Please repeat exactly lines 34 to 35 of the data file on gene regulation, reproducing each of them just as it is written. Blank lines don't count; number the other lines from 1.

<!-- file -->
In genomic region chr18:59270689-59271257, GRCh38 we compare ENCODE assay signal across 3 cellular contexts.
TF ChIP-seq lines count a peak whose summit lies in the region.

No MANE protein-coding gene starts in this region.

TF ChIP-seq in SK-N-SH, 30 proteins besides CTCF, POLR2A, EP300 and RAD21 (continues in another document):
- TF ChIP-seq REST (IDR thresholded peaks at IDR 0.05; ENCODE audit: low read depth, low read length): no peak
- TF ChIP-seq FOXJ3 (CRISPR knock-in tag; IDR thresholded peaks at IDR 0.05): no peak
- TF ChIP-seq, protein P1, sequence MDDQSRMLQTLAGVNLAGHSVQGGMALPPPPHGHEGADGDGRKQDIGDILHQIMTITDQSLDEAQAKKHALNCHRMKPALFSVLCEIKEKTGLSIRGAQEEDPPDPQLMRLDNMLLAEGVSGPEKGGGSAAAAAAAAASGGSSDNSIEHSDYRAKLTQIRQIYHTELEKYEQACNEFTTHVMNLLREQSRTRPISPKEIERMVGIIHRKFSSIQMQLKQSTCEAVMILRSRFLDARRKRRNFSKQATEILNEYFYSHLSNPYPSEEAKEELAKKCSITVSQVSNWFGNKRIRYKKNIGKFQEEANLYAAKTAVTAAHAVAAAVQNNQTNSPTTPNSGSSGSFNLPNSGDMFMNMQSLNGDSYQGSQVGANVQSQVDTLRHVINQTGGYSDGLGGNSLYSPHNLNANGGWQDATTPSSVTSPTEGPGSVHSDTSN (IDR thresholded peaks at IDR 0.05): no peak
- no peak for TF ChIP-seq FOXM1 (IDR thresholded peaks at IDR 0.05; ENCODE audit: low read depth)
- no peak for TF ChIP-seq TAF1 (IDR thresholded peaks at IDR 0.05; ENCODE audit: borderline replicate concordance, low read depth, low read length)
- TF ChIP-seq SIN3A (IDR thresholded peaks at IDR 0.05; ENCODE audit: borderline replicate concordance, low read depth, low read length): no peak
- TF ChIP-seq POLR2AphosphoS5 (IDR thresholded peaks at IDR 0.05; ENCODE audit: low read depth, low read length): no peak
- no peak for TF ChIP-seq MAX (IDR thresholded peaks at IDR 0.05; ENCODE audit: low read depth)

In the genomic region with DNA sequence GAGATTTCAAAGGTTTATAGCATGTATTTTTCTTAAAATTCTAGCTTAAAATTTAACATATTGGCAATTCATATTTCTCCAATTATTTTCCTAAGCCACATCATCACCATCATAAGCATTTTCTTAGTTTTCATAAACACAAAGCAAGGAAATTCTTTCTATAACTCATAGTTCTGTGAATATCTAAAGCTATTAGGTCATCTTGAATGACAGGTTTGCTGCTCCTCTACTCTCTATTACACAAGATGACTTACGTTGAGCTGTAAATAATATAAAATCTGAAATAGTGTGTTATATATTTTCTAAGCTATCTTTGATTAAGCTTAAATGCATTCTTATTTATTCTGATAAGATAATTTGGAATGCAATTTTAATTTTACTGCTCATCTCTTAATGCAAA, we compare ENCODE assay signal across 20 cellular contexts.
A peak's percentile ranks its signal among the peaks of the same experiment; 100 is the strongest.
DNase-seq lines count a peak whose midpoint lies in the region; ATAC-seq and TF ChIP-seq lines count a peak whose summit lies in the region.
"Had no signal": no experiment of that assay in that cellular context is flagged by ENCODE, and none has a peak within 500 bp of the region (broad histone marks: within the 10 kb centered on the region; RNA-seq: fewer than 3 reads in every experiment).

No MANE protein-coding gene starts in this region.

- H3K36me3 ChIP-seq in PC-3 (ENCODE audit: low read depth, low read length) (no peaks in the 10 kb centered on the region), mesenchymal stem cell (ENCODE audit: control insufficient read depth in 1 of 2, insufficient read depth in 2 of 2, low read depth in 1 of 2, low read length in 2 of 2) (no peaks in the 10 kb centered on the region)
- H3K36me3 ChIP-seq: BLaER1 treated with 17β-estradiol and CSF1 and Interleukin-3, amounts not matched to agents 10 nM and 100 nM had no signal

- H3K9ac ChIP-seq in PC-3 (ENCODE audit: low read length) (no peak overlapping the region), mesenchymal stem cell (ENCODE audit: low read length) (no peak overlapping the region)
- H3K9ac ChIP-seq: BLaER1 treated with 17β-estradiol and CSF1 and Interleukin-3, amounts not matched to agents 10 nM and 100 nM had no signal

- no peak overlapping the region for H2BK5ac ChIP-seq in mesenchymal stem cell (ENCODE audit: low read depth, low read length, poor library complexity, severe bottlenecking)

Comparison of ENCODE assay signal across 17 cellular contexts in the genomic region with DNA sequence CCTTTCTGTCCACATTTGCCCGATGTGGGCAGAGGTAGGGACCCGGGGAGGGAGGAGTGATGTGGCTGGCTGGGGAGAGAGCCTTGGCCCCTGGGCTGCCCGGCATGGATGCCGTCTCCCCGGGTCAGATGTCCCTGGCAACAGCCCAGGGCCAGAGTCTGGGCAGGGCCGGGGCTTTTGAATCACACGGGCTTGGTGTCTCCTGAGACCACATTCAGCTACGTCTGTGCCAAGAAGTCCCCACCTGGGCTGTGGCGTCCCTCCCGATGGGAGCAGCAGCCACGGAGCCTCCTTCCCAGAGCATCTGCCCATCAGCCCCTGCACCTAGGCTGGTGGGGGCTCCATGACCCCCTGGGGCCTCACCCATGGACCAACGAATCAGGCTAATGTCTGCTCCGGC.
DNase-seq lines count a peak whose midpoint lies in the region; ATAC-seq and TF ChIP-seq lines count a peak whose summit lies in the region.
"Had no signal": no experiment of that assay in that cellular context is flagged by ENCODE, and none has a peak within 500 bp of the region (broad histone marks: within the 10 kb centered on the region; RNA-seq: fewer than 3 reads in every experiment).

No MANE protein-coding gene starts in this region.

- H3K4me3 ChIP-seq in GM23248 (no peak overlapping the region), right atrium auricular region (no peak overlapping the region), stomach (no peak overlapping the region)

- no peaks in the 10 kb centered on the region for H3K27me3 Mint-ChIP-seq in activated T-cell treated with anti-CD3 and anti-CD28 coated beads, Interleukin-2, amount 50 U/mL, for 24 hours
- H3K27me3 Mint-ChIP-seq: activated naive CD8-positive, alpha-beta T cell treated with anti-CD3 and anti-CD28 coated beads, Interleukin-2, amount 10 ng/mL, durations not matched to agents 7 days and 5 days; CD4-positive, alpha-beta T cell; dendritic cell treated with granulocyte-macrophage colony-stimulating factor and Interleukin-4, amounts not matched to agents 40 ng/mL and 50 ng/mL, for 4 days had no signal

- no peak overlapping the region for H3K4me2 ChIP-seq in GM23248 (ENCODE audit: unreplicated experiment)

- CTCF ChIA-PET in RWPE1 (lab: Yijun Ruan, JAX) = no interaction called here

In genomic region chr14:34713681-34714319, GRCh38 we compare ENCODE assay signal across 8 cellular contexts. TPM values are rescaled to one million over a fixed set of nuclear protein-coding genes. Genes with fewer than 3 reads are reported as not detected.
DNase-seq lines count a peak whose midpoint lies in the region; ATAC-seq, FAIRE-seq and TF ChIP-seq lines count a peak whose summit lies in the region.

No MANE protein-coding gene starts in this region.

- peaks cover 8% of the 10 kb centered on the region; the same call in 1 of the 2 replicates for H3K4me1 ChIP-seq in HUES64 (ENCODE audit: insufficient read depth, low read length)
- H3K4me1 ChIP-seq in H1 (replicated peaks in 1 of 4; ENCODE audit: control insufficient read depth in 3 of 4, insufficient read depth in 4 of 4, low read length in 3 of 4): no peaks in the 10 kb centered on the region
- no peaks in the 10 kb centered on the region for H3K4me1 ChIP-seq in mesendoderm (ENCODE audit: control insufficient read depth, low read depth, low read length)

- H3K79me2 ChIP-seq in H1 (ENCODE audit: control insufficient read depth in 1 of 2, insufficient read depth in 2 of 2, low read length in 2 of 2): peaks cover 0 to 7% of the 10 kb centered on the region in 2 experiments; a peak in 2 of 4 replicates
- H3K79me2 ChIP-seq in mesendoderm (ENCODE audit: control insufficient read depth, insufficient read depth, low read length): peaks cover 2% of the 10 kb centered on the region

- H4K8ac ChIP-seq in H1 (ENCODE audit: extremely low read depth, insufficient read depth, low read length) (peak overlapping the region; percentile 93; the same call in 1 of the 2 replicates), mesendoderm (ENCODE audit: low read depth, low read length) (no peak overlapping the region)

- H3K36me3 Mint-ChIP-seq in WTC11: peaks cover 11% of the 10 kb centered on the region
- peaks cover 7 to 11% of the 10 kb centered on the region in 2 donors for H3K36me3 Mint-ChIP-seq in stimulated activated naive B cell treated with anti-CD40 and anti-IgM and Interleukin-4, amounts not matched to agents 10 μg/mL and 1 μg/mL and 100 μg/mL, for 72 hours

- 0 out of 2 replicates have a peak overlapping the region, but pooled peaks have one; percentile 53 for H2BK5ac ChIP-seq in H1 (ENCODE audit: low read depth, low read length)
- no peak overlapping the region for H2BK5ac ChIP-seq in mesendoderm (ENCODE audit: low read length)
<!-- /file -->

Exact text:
No MANE protein-coding gene starts in this region.

- peaks cover 8% of the 10 kb centered on the region; the same call in 1 of the 2 replicates for H3K4me1 ChIP-seq in HUES64 (ENCODE audit: insufficient read depth, low read length)